New hepatitis C treatment, sofosbuvir in India: People Before Profit or Smart Strategic Decision?
New hepatitis C treatment is novel and creative, but not novel and creative enough
On 13 January 2015 India has rejected Gilead’s patent application for the new hepatitis C treatment, sofosbuvir. HCV advocates all over the world applauded to this brave decision, but little do we know about the reasons behind it.
India’s patent system: a reason for thriving pharmaceutical industry
India’s patent system is quite controversial, and particularly in what concerns pharmaceutical industry. Until 2005, only “process patents” existed according to India’s Patents Act. This basically meant that pharmaceutical companies could recreate another company’s product by simply making changes to production process. Process patent system was the reason why Indian pharmaceutical industry prospered and became one of the world’s largest.
India has made it to the list of the countries that “present the most significant concerns regarding insufficient [intellectual property rights] protection or enforcement”, according to United States Trade Representative.
The current India’s patent system was put in place in 2005 and allows the companies patenting the substance and not just the process of producing it. However, to avoid all the cheating when the companies make minor changes in order to refresh their patent, a provision was put in place (so-called section 3(d)):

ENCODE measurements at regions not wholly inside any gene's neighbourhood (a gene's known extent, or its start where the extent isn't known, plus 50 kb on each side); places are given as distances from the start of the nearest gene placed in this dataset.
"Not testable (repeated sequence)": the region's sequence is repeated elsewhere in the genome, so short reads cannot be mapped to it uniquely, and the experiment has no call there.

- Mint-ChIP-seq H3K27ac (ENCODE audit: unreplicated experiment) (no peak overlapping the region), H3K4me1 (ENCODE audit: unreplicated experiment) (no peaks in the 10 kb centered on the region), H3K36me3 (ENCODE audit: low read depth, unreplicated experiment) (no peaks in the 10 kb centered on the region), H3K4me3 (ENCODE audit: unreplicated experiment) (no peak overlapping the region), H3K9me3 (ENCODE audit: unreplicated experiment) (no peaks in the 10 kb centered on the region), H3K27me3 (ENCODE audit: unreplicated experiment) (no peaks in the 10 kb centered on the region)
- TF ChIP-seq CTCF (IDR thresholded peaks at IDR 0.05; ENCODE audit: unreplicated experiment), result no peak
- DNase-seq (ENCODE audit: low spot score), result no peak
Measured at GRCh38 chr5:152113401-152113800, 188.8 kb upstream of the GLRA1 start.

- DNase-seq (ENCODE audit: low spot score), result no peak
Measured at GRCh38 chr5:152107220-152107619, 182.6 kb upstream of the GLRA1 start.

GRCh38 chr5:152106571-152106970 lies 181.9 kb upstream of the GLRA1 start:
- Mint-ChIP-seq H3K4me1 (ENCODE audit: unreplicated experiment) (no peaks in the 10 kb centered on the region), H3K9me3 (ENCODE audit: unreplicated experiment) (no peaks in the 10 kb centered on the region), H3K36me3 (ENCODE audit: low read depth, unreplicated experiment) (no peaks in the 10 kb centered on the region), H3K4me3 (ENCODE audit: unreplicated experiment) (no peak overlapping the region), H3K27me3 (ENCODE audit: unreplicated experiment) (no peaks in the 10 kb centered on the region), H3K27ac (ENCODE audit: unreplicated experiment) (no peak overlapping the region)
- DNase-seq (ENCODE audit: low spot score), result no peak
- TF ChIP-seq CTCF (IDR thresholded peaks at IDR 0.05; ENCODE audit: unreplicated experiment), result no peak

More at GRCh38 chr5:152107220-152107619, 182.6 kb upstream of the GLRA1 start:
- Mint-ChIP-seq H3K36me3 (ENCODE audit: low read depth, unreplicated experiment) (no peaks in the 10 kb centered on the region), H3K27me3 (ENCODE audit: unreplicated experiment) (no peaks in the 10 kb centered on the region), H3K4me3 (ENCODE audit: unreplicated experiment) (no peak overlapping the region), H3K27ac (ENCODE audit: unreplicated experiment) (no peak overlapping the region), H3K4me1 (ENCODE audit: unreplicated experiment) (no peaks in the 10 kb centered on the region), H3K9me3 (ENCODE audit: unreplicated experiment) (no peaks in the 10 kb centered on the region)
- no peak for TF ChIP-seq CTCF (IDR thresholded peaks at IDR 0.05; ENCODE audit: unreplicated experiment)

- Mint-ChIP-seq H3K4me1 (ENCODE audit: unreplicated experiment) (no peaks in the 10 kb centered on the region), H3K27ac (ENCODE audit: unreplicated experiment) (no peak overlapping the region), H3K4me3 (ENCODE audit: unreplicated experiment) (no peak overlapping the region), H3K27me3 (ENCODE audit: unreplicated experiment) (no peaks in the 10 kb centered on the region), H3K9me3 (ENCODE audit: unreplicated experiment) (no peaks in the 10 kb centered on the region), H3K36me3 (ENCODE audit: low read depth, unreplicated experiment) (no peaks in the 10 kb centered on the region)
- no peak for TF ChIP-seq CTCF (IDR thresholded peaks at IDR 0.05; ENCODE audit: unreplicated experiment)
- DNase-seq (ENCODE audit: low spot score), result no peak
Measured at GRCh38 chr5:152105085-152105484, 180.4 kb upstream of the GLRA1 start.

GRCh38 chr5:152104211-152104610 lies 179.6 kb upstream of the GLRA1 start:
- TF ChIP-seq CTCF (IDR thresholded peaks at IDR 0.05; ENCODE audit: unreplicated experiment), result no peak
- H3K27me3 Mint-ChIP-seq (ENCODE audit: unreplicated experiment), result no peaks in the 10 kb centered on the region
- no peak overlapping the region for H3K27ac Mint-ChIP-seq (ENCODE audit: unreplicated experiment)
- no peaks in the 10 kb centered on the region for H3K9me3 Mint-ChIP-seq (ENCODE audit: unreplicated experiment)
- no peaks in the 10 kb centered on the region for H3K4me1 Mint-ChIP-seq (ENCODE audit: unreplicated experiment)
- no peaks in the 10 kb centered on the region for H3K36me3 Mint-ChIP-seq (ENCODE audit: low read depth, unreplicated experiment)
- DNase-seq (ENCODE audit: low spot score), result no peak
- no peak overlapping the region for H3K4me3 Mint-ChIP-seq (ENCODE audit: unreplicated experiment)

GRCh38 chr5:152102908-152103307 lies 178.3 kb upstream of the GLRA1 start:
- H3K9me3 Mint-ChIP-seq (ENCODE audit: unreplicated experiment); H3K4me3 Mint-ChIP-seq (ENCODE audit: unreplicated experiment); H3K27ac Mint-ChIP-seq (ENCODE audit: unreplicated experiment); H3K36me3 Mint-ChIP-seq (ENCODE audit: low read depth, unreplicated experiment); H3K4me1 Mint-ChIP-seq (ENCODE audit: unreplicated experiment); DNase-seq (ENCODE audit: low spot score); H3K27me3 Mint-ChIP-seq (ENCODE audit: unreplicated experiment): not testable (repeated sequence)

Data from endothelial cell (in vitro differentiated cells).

“the mere discovery of a new form of a known substance which does not result in the enhancement of the known efficacy of that substance or the mere discovery of any new property or new use for a known substance or of the mere use of a known process, machine or apparatus unless such known process results in a new product or employs at least one new reactant [are not inventions within the meaning of this act].”
Section 3(d) and the therapeutic efficacy requirement was cited in the patent office’s decision to reject Gilead’s patent application.
New hepatitis C treatment is novel and creative, but creativity is not the point
The decision agrees that the changes described in the application make sofosbuvir “novel and inventive.” However, “a molecule with minor changes in addition to the novelty must show significantly enhanced therapeutic efficacy as compared to the nearest prior art molecule which is structurally and functionally close,” decision says. This “closest prior art,” in case of sofosbuvir, is a compound D1 (patent WO2001/92282).
According to the Patent’s Office Decision, the application does not have sufficient data to prove this required therapeutic efficacy improvement. Attention though, it might only mean that Gilead needs to acquire more data before filing another patent application, and that the battle over the patent for the miraculously effective new hepatitis C treatment isn’t final yet.